Leveraged buyouts are a favorite and highly controversial business ethics topic, and they have been in the news recently as Dow Chemical fired two senior executives for scheming to buy out the company.
In a typical LBO, company insiders buy out a large public company using private financing, generally borrowing money from large banks or mega-rich private investors. The buyout is called "leveraged" because the new owners put up only a small amount of the actual value of the company. Just as a lever and fulcrum enable a small amount of force to raise a heavy object, a leveraged buy out enables a small amount of equity to acquire a large company. The company stock acquired serves as security for the loan.
LBOs are expensive because in order to acquire a controlling interest, stock prices have to rise considerably. The obvious incentive for such a move is that the new owners believe the company is mismanaged and, therefore, undervalued; typically this incentive is validated as LBOs are followed by a significant shake-up in the company.
The deal makers are viewed as arch-villains by those who lose their jobs - lower-level employees fired as a result of corporate streamlining, as well as senior executives who lose their job because the new owners think they are incompetent. A common complaint is that they increase value at the expense of jobs, or that they create illusory short-term value, drive up the stock price on hype, cash in their chips, and then let the company collapse. For this reason, in periodic LBO feeding frenzies, there are always calls to strengthen business ethics by limiting LBOs.
The same people are viewed as superheroes by a lot of economists and corporate governance devotees. So-called "corporate democracy" is notably sclerotic, and even if it is pretty obvious that management is missing profit opportunities it can be nearly impossible for disaffected shareholders to organize effective action to boot them. Any scheme enabling changed management of struggling companies is viewed as one blessed step in the direction of corporate accountability. Hence, we find parallel calls to bolster business ethics by making LBOs easier, and outlawing various obstacles such as "poison pills" (automatic stock dilutions triggered by buyout offers).
This only summarizes the "boos" and "yays" for the buyout itself; in many cases there is the complicating factor of insider buyouts, like the one the Dow executives are "accused" of engineering. These enable the first camp to add conflict of interest to the litany of complaints - these villains are gutting the company while on its very payroll! Yet LBO fans now praise not only the wisdom of the buyers, but also their courage as they break ranks with an ineffective management team that has failed to represent shareholder interests.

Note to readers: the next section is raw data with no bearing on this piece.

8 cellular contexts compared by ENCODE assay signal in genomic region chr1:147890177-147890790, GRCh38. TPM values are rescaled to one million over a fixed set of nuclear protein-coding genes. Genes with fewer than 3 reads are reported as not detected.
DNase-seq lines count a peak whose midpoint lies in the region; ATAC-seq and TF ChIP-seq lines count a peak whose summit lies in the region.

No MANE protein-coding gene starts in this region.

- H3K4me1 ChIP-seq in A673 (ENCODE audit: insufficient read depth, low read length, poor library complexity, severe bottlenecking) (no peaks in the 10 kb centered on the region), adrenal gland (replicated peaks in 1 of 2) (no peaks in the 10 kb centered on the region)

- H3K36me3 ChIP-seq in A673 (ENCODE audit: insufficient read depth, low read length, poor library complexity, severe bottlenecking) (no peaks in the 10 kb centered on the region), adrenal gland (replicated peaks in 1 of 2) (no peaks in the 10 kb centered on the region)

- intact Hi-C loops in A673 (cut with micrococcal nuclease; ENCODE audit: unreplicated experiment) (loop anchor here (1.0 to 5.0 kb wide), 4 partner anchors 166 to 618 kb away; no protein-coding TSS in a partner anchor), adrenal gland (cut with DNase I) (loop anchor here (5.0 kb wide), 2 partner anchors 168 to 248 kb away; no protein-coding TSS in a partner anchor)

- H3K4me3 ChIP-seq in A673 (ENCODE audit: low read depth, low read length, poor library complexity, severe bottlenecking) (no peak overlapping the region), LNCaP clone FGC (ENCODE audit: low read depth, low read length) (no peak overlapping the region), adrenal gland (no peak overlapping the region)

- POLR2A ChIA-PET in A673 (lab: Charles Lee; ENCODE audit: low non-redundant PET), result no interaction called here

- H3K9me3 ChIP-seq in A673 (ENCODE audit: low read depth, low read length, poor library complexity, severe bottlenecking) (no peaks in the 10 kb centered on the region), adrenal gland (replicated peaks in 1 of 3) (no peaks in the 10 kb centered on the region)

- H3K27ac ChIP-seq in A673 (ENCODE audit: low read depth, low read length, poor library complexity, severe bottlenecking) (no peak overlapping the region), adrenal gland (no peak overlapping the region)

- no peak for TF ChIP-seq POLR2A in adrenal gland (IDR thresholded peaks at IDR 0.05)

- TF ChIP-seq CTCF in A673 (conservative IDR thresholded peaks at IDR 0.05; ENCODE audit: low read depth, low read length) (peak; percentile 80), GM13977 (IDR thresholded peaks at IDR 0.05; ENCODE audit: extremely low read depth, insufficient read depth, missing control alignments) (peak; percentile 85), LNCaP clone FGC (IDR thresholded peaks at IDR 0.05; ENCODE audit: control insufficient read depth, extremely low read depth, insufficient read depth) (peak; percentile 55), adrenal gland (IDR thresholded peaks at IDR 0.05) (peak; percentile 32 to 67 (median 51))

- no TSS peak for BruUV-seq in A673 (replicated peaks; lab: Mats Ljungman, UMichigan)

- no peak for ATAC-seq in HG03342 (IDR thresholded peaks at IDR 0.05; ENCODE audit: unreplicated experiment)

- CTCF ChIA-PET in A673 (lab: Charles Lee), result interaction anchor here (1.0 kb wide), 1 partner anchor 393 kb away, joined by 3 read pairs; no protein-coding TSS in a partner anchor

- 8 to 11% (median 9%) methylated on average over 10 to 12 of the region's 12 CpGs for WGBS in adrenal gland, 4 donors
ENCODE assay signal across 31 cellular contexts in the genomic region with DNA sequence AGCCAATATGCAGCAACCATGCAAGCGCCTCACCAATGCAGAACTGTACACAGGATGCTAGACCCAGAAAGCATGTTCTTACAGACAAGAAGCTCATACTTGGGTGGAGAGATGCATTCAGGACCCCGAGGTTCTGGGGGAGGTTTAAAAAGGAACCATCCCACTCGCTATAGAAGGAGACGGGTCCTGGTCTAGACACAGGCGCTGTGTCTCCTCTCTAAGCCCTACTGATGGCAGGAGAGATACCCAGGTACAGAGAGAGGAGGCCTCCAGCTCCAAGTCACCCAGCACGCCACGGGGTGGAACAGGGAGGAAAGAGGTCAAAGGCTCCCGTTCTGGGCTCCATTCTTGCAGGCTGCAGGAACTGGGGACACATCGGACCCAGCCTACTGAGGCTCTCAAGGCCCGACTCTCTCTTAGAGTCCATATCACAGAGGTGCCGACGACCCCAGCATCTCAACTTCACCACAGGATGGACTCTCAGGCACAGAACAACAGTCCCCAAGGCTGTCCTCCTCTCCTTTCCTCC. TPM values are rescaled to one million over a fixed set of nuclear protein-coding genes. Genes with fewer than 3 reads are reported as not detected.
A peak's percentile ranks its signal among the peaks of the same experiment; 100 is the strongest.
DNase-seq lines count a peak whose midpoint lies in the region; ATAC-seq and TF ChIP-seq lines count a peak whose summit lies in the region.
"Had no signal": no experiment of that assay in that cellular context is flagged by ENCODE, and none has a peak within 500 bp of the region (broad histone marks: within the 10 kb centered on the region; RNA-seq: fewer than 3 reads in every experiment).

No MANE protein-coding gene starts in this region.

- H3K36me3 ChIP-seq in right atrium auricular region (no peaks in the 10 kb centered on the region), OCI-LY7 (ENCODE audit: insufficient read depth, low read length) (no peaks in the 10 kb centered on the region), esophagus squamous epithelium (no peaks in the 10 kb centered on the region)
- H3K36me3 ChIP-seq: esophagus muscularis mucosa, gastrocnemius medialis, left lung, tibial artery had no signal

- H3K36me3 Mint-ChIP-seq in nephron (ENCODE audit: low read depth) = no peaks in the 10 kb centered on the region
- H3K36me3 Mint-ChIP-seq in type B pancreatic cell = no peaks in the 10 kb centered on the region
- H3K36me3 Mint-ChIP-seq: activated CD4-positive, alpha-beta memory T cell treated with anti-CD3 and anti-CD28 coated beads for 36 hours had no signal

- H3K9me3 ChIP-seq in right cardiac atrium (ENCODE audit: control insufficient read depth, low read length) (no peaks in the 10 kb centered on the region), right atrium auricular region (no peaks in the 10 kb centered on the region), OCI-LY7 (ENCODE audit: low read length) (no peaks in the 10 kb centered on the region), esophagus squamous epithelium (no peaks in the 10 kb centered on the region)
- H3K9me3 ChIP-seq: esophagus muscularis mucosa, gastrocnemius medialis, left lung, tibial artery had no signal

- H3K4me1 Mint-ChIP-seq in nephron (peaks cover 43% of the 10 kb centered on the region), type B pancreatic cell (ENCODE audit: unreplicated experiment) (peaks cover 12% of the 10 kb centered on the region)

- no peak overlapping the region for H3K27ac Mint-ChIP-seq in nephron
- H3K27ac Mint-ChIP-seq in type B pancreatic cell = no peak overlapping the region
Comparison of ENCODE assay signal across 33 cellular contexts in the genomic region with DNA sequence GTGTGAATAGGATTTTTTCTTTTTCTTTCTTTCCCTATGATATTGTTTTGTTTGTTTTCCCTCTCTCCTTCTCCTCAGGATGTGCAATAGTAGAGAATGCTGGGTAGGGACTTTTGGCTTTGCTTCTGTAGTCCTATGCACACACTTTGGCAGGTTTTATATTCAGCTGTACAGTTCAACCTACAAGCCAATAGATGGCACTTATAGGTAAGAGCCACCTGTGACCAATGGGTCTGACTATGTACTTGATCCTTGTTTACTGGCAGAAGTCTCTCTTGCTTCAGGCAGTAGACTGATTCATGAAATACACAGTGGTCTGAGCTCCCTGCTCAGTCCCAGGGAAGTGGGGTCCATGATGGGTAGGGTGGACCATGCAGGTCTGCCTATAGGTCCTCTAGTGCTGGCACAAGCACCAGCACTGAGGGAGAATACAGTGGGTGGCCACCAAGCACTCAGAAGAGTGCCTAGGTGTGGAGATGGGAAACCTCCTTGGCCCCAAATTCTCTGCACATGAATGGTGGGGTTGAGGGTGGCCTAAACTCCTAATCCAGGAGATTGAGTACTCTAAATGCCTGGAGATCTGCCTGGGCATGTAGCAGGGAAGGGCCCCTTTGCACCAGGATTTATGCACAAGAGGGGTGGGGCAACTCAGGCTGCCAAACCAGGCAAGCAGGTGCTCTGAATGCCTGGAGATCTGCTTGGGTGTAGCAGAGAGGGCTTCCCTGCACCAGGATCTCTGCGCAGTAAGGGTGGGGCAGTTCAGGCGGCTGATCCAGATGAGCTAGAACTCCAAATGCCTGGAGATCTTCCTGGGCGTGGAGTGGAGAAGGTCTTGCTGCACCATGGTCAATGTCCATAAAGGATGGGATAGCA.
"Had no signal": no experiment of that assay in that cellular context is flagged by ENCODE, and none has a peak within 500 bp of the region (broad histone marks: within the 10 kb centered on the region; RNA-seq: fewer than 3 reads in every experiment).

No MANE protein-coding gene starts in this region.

In between these two camps, we find Dr. Pangloss, aka Posner, who defends the position that we live in the best of all possible worlds: Insider LBOs are wonderful because they enable insiders, who have a clear idea of the company\s potential, to take control, but the ability of management to fight off buyouts can also be justified since it enables them to hold out for even better deals.
At first glance, the arguments both in favor and against insider LBOs are plausible, but after years of following this issue I have reached the conclusion that the arguments against are totally unconvincing and the arguments in favor totally convincing. I just can't believe that it is easy to raise a few billion dollars from private investors in order to pay a significant premium for the stock of the company, if there isn't real and proven hidden value in those assets. It's like fooling all of the people all of the time.
The conflict of interest argument also has limited application. Shareholders always benefit from these buyouts. Conflict of interest would be relevant if the insiders were accused of purposely sabotaging their companies to lower their values in order to take advantage of the distressed price afterwards. But, again, I find it hard to believe that investors would entrust billions of leveraged dollars to a manager who has overseen disastrous performance in his or her company or division.
Least of all do I feel sorry for shareholders who cry all the way to the bank, complaining that it's true that the LBO raised the price of the stock 20%, but if the current management had been allowed to continue the stock would have risen even higher.
I have no idea whether the Dow executives did or did not scheme to take over the company (they deny any involvement), but if I were a Dow shareholder I would be saddened that no such scheme has yet materialized.
The writer is research director at the Business Ethics Center of Jerusalem (www.besr.org), an independent institute in the Jerusalem College of Technology.